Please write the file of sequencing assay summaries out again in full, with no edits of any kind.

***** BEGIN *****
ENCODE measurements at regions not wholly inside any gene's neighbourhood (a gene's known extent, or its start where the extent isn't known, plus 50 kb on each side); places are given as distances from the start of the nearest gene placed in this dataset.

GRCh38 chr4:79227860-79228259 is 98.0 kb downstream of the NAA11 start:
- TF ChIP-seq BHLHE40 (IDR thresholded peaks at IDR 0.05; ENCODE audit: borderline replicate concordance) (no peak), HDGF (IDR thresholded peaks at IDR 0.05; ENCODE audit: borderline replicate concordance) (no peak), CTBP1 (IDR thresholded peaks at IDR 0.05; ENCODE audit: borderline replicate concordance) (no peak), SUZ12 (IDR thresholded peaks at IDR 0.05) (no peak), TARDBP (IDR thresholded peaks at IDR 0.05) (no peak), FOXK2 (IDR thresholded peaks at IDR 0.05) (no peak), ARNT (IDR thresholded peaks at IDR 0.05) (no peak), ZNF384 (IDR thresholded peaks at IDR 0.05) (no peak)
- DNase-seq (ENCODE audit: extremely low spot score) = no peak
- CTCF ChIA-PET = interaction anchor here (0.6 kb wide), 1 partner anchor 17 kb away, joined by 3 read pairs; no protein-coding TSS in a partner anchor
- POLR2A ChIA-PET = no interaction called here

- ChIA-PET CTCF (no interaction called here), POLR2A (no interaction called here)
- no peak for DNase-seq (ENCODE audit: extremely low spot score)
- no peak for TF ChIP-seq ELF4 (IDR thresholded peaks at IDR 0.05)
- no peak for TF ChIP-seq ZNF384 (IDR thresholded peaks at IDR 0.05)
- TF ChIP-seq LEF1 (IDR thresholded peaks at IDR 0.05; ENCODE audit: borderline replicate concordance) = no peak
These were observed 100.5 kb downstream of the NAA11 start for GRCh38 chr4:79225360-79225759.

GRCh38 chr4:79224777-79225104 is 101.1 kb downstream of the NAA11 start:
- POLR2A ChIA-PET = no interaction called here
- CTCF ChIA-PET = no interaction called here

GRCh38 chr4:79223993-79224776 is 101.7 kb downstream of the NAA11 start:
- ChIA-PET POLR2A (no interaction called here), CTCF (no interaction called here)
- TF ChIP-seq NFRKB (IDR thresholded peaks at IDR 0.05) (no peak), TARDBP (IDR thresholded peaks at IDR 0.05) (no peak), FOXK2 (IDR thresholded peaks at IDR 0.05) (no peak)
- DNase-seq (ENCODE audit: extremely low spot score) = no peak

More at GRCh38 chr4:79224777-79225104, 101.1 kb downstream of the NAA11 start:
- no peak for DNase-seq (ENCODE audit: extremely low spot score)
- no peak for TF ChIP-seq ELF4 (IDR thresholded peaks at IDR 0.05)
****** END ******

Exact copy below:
ENCODE measurements at regions not wholly inside any gene's neighbourhood (a gene's known extent, or its start where the extent isn't known, plus 50 kb on each side); places are given as distances from the start of the nearest gene placed in this dataset.

GRCh38 chr4:79227860-79228259 is 98.0 kb downstream of the NAA11 start:
- TF ChIP-seq BHLHE40 (IDR thresholded peaks at IDR 0.05; ENCODE audit: borderline replicate concordance) (no peak), HDGF (IDR thresholded peaks at IDR 0.05; ENCODE audit: borderline replicate concordance) (no peak), CTBP1 (IDR thresholded peaks at IDR 0.05; ENCODE audit: borderline replicate concordance) (no peak), SUZ12 (IDR thresholded peaks at IDR 0.05) (no peak), TARDBP (IDR thresholded peaks at IDR 0.05) (no peak), FOXK2 (IDR thresholded peaks at IDR 0.05) (no peak), ARNT (IDR thresholded peaks at IDR 0.05) (no peak), ZNF384 (IDR thresholded peaks at IDR 0.05) (no peak)
- DNase-seq (ENCODE audit: extremely low spot score) = no peak
- CTCF ChIA-PET = interaction anchor here (0.6 kb wide), 1 partner anchor 17 kb away, joined by 3 read pairs; no protein-coding TSS in a partner anchor
- POLR2A ChIA-PET = no interaction called here

- ChIA-PET CTCF (no interaction called here), POLR2A (no interaction called here)
- no peak for DNase-seq (ENCODE audit: extremely low spot score)
- no peak for TF ChIP-seq ELF4 (IDR thresholded peaks at IDR 0.05)
- no peak for TF ChIP-seq ZNF384 (IDR thresholded peaks at IDR 0.05)
- TF ChIP-seq LEF1 (IDR thresholded peaks at IDR 0.05; ENCODE audit: borderline replicate concordance) = no peak
These were observed 100.5 kb downstream of the NAA11 start for GRCh38 chr4:79225360-79225759.

GRCh38 chr4:79224777-79225104 is 101.1 kb downstream of the NAA11 start:
- POLR2A ChIA-PET = no interaction called here
- CTCF ChIA-PET = no interaction called here

GRCh38 chr4:79223993-79224776 is 101.7 kb downstream of the NAA11 start:
- ChIA-PET POLR2A (no interaction called here), CTCF (no interaction called here)
- TF ChIP-seq NFRKB (IDR thresholded peaks at IDR 0.05) (no peak), TARDBP (IDR thresholded peaks at IDR 0.05) (no peak), FOXK2 (IDR thresholded peaks at IDR 0.05) (no peak)
- DNase-seq (ENCODE audit: extremely low spot score) = no peak

More at GRCh38 chr4:79224777-79225104, 101.1 kb downstream of the NAA11 start:
- no peak for DNase-seq (ENCODE audit: extremely low spot score)
- no peak for TF ChIP-seq ELF4 (IDR thresholded peaks at IDR 0.05)